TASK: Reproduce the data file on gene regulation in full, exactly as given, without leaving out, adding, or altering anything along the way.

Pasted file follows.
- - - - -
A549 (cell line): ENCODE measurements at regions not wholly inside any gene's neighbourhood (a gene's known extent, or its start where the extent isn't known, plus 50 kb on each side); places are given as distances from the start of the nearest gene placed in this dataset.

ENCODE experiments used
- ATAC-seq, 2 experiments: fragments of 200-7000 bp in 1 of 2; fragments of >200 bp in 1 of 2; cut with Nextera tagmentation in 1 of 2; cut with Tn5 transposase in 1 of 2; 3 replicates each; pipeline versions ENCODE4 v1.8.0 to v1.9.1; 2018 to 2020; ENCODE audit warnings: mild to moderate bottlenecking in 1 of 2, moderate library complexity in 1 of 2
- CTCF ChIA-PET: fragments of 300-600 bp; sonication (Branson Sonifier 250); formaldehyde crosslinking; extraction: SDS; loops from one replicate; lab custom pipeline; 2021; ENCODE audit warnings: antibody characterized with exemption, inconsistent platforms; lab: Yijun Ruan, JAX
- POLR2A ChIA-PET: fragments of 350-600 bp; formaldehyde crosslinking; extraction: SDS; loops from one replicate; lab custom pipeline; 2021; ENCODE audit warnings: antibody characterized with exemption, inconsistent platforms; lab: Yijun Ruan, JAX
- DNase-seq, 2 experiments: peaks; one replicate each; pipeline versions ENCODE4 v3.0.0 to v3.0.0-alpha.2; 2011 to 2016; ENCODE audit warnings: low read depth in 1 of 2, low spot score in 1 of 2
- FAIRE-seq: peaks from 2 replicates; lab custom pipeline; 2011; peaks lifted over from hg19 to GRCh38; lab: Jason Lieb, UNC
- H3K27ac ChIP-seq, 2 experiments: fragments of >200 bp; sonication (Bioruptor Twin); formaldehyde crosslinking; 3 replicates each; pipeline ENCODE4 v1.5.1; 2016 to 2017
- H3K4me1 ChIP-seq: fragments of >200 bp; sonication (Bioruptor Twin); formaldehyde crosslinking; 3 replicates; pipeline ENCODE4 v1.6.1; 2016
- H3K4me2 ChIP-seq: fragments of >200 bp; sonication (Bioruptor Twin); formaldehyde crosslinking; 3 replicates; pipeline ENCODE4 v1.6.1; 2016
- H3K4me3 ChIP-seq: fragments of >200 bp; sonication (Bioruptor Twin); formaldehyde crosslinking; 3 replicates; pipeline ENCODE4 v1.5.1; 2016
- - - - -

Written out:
A549 (cell line): ENCODE measurements at regions not wholly inside any gene's neighbourhood (a gene's known extent, or its start where the extent isn't known, plus 50 kb on each side); places are given as distances from the start of the nearest gene placed in this dataset.

ENCODE experiments used
- ATAC-seq, 2 experiments: fragments of 200-7000 bp in 1 of 2; fragments of >200 bp in 1 of 2; cut with Nextera tagmentation in 1 of 2; cut with Tn5 transposase in 1 of 2; 3 replicates each; pipeline versions ENCODE4 v1.8.0 to v1.9.1; 2018 to 2020; ENCODE audit warnings: mild to moderate bottlenecking in 1 of 2, moderate library complexity in 1 of 2
- CTCF ChIA-PET: fragments of 300-600 bp; sonication (Branson Sonifier 250); formaldehyde crosslinking; extraction: SDS; loops from one replicate; lab custom pipeline; 2021; ENCODE audit warnings: antibody characterized with exemption, inconsistent platforms; lab: Yijun Ruan, JAX
- POLR2A ChIA-PET: fragments of 350-600 bp; formaldehyde crosslinking; extraction: SDS; loops from one replicate; lab custom pipeline; 2021; ENCODE audit warnings: antibody characterized with exemption, inconsistent platforms; lab: Yijun Ruan, JAX
- DNase-seq, 2 experiments: peaks; one replicate each; pipeline versions ENCODE4 v3.0.0 to v3.0.0-alpha.2; 2011 to 2016; ENCODE audit warnings: low read depth in 1 of 2, low spot score in 1 of 2
- FAIRE-seq: peaks from 2 replicates; lab custom pipeline; 2011; peaks lifted over from hg19 to GRCh38; lab: Jason Lieb, UNC
- H3K27ac ChIP-seq, 2 experiments: fragments of >200 bp; sonication (Bioruptor Twin); formaldehyde crosslinking; 3 replicates each; pipeline ENCODE4 v1.5.1; 2016 to 2017
- H3K4me1 ChIP-seq: fragments of >200 bp; sonication (Bioruptor Twin); formaldehyde crosslinking; 3 replicates; pipeline ENCODE4 v1.6.1; 2016
- H3K4me2 ChIP-seq: fragments of >200 bp; sonication (Bioruptor Twin); formaldehyde crosslinking; 3 replicates; pipeline ENCODE4 v1.6.1; 2016
- H3K4me3 ChIP-seq: fragments of >200 bp; sonication (Bioruptor Twin); formaldehyde crosslinking; 3 replicates; pipeline ENCODE4 v1.5.1; 2016